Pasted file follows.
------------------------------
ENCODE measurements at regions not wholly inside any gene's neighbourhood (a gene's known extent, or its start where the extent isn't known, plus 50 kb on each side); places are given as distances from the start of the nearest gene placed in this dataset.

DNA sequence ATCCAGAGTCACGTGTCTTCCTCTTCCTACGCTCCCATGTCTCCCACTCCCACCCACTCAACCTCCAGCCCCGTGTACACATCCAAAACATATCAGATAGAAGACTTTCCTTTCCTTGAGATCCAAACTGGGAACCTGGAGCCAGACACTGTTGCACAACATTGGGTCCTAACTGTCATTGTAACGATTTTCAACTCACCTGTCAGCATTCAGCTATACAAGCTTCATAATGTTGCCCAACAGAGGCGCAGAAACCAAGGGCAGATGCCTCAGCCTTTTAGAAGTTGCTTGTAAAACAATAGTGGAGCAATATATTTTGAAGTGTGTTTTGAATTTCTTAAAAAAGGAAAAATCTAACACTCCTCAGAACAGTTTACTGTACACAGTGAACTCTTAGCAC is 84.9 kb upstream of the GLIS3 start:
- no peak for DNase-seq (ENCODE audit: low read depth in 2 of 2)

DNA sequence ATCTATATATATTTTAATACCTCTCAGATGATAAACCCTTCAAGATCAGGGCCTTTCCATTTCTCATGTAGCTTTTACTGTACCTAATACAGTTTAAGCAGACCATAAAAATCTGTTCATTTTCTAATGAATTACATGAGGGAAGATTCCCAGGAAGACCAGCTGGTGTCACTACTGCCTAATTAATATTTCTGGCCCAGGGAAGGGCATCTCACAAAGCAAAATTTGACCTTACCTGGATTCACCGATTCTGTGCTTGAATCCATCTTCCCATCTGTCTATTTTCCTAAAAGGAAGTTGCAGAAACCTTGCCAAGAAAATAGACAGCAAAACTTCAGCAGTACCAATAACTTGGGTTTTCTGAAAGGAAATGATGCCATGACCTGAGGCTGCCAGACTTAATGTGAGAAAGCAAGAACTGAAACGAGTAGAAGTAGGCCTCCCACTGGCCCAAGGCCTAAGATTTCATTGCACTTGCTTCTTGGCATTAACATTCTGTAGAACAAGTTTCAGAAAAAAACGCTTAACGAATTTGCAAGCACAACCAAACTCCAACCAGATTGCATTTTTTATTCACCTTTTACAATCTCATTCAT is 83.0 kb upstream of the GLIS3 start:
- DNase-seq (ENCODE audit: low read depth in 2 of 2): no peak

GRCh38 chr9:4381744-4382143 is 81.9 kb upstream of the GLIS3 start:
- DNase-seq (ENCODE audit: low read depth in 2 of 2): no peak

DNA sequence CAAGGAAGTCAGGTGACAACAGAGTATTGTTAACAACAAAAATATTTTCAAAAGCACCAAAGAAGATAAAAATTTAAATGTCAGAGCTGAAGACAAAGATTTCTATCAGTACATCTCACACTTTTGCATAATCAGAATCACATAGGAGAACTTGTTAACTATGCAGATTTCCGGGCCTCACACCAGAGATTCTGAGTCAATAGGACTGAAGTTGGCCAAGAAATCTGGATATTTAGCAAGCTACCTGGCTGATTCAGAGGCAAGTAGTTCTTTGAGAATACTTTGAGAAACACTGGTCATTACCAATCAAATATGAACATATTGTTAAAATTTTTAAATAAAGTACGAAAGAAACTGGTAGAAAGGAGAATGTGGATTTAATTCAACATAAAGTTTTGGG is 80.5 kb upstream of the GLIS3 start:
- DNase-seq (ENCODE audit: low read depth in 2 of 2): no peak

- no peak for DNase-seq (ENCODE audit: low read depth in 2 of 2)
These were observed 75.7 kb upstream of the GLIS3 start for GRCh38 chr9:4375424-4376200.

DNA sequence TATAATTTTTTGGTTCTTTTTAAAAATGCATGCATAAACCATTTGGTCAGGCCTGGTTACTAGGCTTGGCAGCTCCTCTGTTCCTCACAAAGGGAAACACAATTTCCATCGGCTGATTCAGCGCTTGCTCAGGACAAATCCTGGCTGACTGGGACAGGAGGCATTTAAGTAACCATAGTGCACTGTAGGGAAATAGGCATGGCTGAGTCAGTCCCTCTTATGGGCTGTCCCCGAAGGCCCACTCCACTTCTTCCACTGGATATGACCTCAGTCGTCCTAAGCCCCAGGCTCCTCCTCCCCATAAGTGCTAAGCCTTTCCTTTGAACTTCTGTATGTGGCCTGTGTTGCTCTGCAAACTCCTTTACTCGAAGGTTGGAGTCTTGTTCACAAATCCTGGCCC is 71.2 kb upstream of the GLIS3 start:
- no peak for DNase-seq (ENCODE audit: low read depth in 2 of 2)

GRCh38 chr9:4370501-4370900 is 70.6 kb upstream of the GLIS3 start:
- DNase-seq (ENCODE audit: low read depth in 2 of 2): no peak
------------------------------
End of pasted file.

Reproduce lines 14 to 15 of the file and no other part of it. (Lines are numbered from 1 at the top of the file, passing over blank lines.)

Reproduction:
GRCh38 chr9:4370501-4370900 is 70.6 kb upstream of the GLIS3 start:
- DNase-seq (ENCODE audit: low read depth in 2 of 2): no peak